This additional number will join an already swelling number of refugees, displaced by fighting in the north, a military coup in the south and a burgeoning famine everywhere. Earlier, another UN report upgraded Mali’s urgent need for aid to $370 million (Dh1.36 billion), which is 72 per cent more than the amount sought by the UN in 2012. An all-out war is likely to require a much greater need for assistance, although the amount remains negligible if compared to the prospected cost of war.
The current crisis in Mali is the recent manifestation of a recurring episode of terrible suffering and constant struggles. Turmoil defined Mali for many years, even after the country achieved a level of political stability in 1992. At the time, it was believed that Mali was fast becoming a model for democracy, at least in the West Africa region. A few years later, thousands of refugees from the ever-neglected and under-represented Tawareqs began returning to their towns and villages mostly in the vast desert region in northern Mali. That return was ushered in by a peace agreement signed between Tawareqs and the central government. Little on the ground has changed. Various bands of Islamic groups, some homegrown, others fleeing fighting in neighboring countries, especially Algeria, found haven in Mali’s north and west.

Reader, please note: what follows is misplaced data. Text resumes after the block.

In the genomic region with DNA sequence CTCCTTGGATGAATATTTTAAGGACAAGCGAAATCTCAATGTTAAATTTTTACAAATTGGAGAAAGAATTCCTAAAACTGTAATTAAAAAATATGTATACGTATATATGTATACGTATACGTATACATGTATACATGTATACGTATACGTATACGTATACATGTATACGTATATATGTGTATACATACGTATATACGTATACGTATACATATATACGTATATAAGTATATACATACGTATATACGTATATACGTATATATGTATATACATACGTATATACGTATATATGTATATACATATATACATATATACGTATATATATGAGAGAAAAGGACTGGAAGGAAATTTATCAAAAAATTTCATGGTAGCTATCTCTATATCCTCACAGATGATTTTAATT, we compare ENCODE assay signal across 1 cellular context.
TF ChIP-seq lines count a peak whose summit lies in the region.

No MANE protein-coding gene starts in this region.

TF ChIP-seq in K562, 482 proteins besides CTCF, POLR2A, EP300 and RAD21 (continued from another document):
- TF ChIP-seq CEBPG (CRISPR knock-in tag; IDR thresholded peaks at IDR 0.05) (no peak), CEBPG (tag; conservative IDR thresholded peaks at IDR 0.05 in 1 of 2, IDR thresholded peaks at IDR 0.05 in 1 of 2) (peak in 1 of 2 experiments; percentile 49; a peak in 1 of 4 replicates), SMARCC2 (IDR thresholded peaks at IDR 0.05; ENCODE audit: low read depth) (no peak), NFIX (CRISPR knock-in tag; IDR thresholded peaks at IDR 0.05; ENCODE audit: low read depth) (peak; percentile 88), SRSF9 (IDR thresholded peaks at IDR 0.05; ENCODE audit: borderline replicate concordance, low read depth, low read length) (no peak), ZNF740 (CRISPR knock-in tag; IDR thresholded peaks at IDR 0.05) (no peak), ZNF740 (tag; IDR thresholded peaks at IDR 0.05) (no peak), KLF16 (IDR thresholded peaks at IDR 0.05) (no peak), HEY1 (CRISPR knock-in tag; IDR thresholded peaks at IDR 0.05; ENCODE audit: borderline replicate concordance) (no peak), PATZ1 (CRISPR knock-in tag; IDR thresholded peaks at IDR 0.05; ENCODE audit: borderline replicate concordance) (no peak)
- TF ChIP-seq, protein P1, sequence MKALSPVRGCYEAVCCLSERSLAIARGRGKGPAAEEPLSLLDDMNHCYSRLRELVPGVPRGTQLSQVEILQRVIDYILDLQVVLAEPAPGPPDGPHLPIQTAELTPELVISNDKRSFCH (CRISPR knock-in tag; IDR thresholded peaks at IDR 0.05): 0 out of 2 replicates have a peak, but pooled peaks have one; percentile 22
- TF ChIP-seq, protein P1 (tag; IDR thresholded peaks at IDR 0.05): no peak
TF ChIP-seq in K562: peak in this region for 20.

While France attempted to keep Mali in its sphere of influence, the US was also taking interest in Mali’s crucial position in the Sahel region and the prospects created by the ungovernability of the northern regions. Of course, the all-inclusive definition of Al Qaeda served as the ever-convenient ruse to justify American involvement. Al Qaeda in the Islamic Maghreb (AQIM) was used by Washington to rationalize the establishment of the US Africa Command (AFRICOM). It was set up in 2008 to manage US military interests in the whole continent with the exception of Egypt. The US State Department claimed that AFRICOM “will play a supportive role as Africans build democratic institutions and establish good governance across the continent.”
AFRICOM has provided assistance to the central government, although Mali’s south is not exactly an oasis of stability or democracy. The most dominant faction in the Malian army is led by US-trained Army Captain Amadou Sanogo, who, on March 22, led a coup against President Amadou Toumani Toure. Sanogo’s reasoning — blaming Toure for failing to stamp out growing militant influence in the north — sounded more like a pretence than a genuine attempt at recovering the disintegrating country. Sanogo’s coup came shortly before elections, scheduled for last April. While the African Union (AU) reacted assertively to the coup by suspending Mali’s membership, western powers remained indecisive.